That softly glowing green blob up there is Louisville viewed in tweets. Data artist Eric Fischer, whose work we featured as part of our 2011 census roundup, has mapped some 6.3 billion tweets worldwide. The result shows more than where people are tweeting. It shows how people are using cities. Let’s take a look at some of Louisville’s Twitter hotspots to see what we can find out. (And be sure to follow Broken Sidewalk on Twitter so someday you’ll show up on a map just like this one.)
Take a look at this map of Downtown Louisville and Nulu. As you can see, the hot spots here are the KFC Yum! Center and 4th Street Live! To the east, a smattering of green indicates popular stops along East Market Street, the brightest of which appears to be Garage Bar. Slugger Field has a fair share of tweets as does the convention center and hospital district.
These locations make sense as they are places where people gather and are often held captive by events. What’s surprising, though, is that the entertainment development that Louisville loves to hate appears to be Louisville’s most popular venue, at least on Twitter.
Here we have another area known for its nightlife: Baxter Avenue and Bardstown Road in the Highlands. The thin green line here flares up around the Baxter’s bars to the upper left and at Eastern Parkway toward the bottom right. This map reinforces what we already know: that this is a linear commercial corridor winding through Louisville’s inner-ring suburbs. The only major place the line spreads out is at the Mid City Mall.
Another tweeting epicenter occurs at the University of Louisville’s Belknap Campus. Who wants to identify the specific buildings on campus where these tweets are coming from? What’s also interesting here is the evidence of new student housing, especially to the west along Seventh Street. A few years ago, that area would have been as dark as night. Elsewhere on this map, you can see bright specks where corner bars are located in surrounding neighborhoods.
A little farther out, Shelbyville Road offers another bright spot on the map. Plenty of dots abound in downtown St. Matthews, but the map is dominated by tweeting activity going on at Mall St. Matthews and Oxmoor Center.
Over here we have the Central Avenue corridor, which a surprisingly dull glow. On the left you can see Churchill Downs, which we expected would be bright green, and near the center if Papa John’s Cardinal Stadium. Another interesting observation here is the number of tweets sent from hotels of visitors next to the Fairgrounds on the right side of the map. If you’re visiting a strange city, may as well fire up Twitter.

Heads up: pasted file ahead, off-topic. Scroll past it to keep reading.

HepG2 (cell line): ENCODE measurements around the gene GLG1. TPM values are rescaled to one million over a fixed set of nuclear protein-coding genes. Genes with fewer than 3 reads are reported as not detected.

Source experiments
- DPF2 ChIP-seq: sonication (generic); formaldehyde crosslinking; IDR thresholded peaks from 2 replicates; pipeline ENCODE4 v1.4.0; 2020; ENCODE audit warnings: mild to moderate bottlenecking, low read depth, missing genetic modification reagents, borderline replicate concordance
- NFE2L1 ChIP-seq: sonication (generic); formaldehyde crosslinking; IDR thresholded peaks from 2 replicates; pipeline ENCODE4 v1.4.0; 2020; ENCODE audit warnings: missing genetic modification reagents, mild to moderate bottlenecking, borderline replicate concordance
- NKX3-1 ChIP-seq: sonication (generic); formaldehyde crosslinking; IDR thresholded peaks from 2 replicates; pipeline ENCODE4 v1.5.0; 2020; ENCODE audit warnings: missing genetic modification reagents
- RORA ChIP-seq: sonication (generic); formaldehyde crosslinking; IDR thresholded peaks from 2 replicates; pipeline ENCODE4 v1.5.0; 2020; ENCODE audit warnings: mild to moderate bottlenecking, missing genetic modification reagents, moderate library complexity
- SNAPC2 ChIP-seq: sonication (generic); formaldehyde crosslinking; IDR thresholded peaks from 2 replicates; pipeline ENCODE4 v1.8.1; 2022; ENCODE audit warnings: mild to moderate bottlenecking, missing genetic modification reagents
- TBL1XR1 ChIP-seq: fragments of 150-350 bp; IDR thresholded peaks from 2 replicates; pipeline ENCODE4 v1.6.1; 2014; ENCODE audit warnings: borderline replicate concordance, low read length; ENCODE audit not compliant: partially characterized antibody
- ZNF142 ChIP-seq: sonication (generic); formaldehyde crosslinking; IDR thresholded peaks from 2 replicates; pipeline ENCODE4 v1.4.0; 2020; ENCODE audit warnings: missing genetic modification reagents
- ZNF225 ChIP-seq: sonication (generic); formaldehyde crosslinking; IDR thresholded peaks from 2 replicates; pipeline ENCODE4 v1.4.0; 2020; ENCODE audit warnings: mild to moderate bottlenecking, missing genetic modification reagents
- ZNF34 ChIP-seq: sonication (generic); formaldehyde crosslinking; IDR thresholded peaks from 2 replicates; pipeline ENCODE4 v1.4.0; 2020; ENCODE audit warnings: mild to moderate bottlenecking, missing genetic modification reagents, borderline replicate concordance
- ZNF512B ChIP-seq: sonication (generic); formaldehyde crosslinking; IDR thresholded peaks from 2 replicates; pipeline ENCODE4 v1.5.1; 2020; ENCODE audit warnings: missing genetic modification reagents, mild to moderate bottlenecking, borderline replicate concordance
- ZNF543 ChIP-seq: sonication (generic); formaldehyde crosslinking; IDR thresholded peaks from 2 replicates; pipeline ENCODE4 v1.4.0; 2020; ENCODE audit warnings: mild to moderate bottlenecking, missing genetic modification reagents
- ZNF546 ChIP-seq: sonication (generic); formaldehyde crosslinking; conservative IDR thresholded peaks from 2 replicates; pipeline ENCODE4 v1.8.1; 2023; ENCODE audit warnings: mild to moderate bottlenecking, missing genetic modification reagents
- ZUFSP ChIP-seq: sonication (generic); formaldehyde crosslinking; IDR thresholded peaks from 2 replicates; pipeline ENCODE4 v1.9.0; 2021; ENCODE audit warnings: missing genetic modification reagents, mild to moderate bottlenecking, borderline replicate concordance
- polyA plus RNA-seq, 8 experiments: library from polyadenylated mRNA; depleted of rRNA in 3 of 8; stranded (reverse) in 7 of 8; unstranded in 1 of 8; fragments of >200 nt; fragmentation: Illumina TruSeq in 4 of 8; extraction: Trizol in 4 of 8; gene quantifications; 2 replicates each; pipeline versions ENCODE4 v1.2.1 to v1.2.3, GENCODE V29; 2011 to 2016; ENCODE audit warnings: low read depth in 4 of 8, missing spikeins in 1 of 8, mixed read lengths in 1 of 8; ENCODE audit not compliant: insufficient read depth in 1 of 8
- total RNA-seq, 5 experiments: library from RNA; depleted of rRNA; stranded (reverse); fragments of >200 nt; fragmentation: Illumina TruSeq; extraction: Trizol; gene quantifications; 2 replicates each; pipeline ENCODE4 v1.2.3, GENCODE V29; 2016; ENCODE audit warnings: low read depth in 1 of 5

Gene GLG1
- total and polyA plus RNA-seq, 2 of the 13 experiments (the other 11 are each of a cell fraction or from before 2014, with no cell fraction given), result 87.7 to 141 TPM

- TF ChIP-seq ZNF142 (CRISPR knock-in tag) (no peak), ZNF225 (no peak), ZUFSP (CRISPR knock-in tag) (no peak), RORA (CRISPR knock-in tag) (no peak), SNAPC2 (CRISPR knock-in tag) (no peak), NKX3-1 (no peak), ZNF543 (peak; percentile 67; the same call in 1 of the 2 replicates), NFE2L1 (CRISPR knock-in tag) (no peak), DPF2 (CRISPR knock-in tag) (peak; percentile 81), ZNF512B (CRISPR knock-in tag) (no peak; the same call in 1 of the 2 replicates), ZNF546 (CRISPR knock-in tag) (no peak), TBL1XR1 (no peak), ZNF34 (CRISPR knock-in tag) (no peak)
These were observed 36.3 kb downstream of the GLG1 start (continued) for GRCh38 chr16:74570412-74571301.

That upside-down Y is the Louisville International Airport. Did we mention people like social media when they’re being held in captivity? Also note the sizeable number of tweets sent along the Watterson Expressway and Interstate 65. We hope those people aren’t tweeting and driving. You can more clearly see the trend of tweeting on the Interstates in the map below, where the Watterson is a bright line wending through the city. Just say no to distracted driving.
Finally, take a look below to see how Louisville’s Twitter aura shapes up in the region. The two bright spots at the top are Chicago and Detroit. Louisville appears roughly in the center of the image. What other observations and notes do you have from these Twitter maps? Share your thoughts in the comments below.
To learn more about Fischer’s mapping project and how it was made, head on over to Gizmodo or the project’s website on MapBox. You can also zoom around other cities using this larger map here.
As I work on Belknap campus, I took it upon myself to identify the buildings on the UofL map. The large conglomeration of tweets south of East Brandeis is the Student Activities Center, particularly the side where the food court is located. The bright area west of that location is Davidson Hall and Strickler Hall. Strickler Hall is the location of the communications department, but both halls are classroom and office buildings. South of that area is Ekstrom Library, the Quad, and the Humanities building…all student gathering areas that are lit up on the map. The small point to the south of the map, near Eastern Parkway, is just outside the Natural Sciences building, but is the point at which the crosswalk crosses Eastern Parkway. The somewhat bright spot at the corner of Warnock and Floyd is McDonald’s.The brighter spots north of campus are The Granville Inn (3rd and Gaulbert), Prince Hookah Lounge (4th and Hill), and Juanita’s Burger Boy (Burnett and Brook). Finally, on the eastern edge of the map is Zanzabar (Preston and Lynn).
So, it appears to be mostly places where people gather and eat.
Nice work, guiness74. That appears to be a common trend across the city. Louisville certainly loves food.
And to stare at your phone like a zombie while creating terrible posture and ignoring your dining companion.